Alligator' sold a million copies within a monthof release and was the first Comets record to feature Ralph Jones on drums. He would now replace Gussack on the remaining Decca recordings.

Rudy's Rock
Rudy Pompilli, the Comets sax player supreme was showcased on the follow up instrumental  release '
Rudy's Rock'.
The song would feature in the film 'Rock Around The Clock' later in 1956. On '
Goofin' Around' Frank "Franny" Beecher's wonderful lead guitar playing is used to full effect. However having just left the Benny Goodman band, Bill thought some of his riffs a bit to jazzy.  A quiet word or two and Beecher adapted his playing to suit the Comets sound. Rudy and Franny would complement each other perfectly on 'Calling All Comets' another instrumental triumph. It is obvious to jazz fans who listen to these recordings how much the arrangements owe to Louis Jordan and His Timpany Five, a group Milt Gabler had recorded some years earlier. Indeed Haley's next release was Jordan's old hit  'Choo Choo Ch'Boogie'.  Meanwhile the hits kept on coming with 'Hot Dog Buddy Buddy', a phrase Bill had heard the kids using at his shows
Rudy Pompilli

Rock & Roll Stage Show
. . .  & the concept albums
The songs mentioned above along with '
Rockin' Through The Rye', 'A Rocking Little Tune', 'Hide and Seek', 'Hey Then , There Now', 'Hook, Line and Sinker', 'Blue Comet Blues' (another outstanding instrumental) and 'Tonight's The Night', were all featured on the album 'Rock and Roll Stage Show'. This record was one of the very first 'concept' albums. The aim was to provide listeners with a taste of what a 'Bill Haley & the Comets' show was really like.  Opening with an instrumental, followed by a vocal number by Bill, then another instrumental and then a vocal by Billy Williamson and the rest of the band. As stated in the original album notes 'These are the tunes that highlight the current Bill Haley Rock n' Roll stage show, fresh, original explosive tunes, performed with that lustrous, always-in-motion excitement that brings the happy, swinging Rock n' Roll party right into your own living room!'  This was truly the very first Rock & Roll Band with each member of the group playing a vital part in creating this new form of popular music.
The next big project on the horizon was the bands next feature film 'Don't Knock The Rock'. As well as performing the title track Bill and the band performed an excellent version of '
Rip It Up', a song that would feature in their live shows for the next 20 years.

In March 1957 the sessions for their next album  took place
Rockin' The Oldies . . .
was an intriguing idea that produced some fine performances.  Why not take some well known songs from the past 20 or 30 years and add a modern rock & roll beat?  Presumably the idea was to attract the older generation to the music whilst still retaining the youth interest. Particularly good were Bill's performances on '
You Can't Stop Me From Dreaming' and 'One Sweet Letter From You'.  Due to the fact Rudy Pompilli had fallen ill after a grueling European tour he was replaced on these sessions by tenor sax player Frank Scott.  Rudy must have been eternally grateful to Scott for standing in for him on one of the bands less notable numbers,  'Rockin' Rollin' Rover', a song about a puppy who alternately wags his tail, wiggles his ears and taps his paw in time with the music! Perhaps Bill was harking back to his earlier days when he drew on childrens nursery rhymes for inspiration. In my view, the songs only saving grace is Scotts excellent sax solo.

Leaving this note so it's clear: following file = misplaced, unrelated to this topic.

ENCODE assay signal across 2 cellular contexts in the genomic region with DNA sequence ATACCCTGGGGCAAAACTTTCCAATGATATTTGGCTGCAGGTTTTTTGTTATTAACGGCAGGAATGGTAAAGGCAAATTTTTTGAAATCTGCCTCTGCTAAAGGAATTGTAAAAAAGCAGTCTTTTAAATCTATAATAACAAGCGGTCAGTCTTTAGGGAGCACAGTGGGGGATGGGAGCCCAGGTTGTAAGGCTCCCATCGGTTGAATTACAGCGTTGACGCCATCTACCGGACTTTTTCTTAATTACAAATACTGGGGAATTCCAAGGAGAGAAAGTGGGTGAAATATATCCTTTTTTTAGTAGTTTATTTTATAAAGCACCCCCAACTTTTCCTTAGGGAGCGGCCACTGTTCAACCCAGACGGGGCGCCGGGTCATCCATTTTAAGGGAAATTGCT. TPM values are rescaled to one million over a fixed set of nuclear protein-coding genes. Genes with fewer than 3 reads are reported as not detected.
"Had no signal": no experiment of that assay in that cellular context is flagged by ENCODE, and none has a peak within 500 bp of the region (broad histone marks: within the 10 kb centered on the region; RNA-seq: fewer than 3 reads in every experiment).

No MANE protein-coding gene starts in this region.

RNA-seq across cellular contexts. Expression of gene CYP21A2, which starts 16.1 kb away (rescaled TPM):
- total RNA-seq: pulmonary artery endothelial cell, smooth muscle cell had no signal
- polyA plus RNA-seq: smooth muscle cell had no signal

Four months later, with Rudy back to full strength, they cut three great tracks that marked a return to Bill's Country and Western roots. The Hank Williams tune 'Move It On Over', 'How Many?'  a lovely country ballad (Bill would return to record twice more) with a fine sax solo by Rudy and finally 'New Rock The Joint' an update of his 1952 hit.

'Move It On Over' features the Comets at their best, Frank Beechers fluid guitar playing between each chorus along with Bill's forceful vocal add up to an archetypal Bill Haley and The Comets performance.

Rockin' Around The World . . .
became the next album project in November '57.  Twelve songs were recorded each one was meant to represent a different country. By this time  the band had toured most of the world and the sessions began soon after their return from Jamaica.
Although the initial concept was a good one, some of the material left a lot to be desired. But even in the weaker songs the bands playing is never less than perfect.  One highlight of this release is '
Jamaica D.J.' with a wonderful vocal by Billy Williamson complete with fake Jamaican accent! Bill is in great form on 'Me Rock-a-Hula', 'Rockin' Matilda' and 'Pretty Alouette'.

With the album completed, the band recorded their next single release. Again Bill returned to a country flavoured ballad, 'It's A Sin' dating from 1947. A nice arrangement featuring a fine sax solo by Rudy. This was backed by a great up-tempo rocker 'Mary, Mary Lou'. With this song the 'Comets' return to their roots and all the old 'riffs' and 'licks' come into play, complete with a slightly revised reprise of the final instrumental 'Rock Around The Clock' chorus.

My Skinny Minnie is a Crazy Chick !

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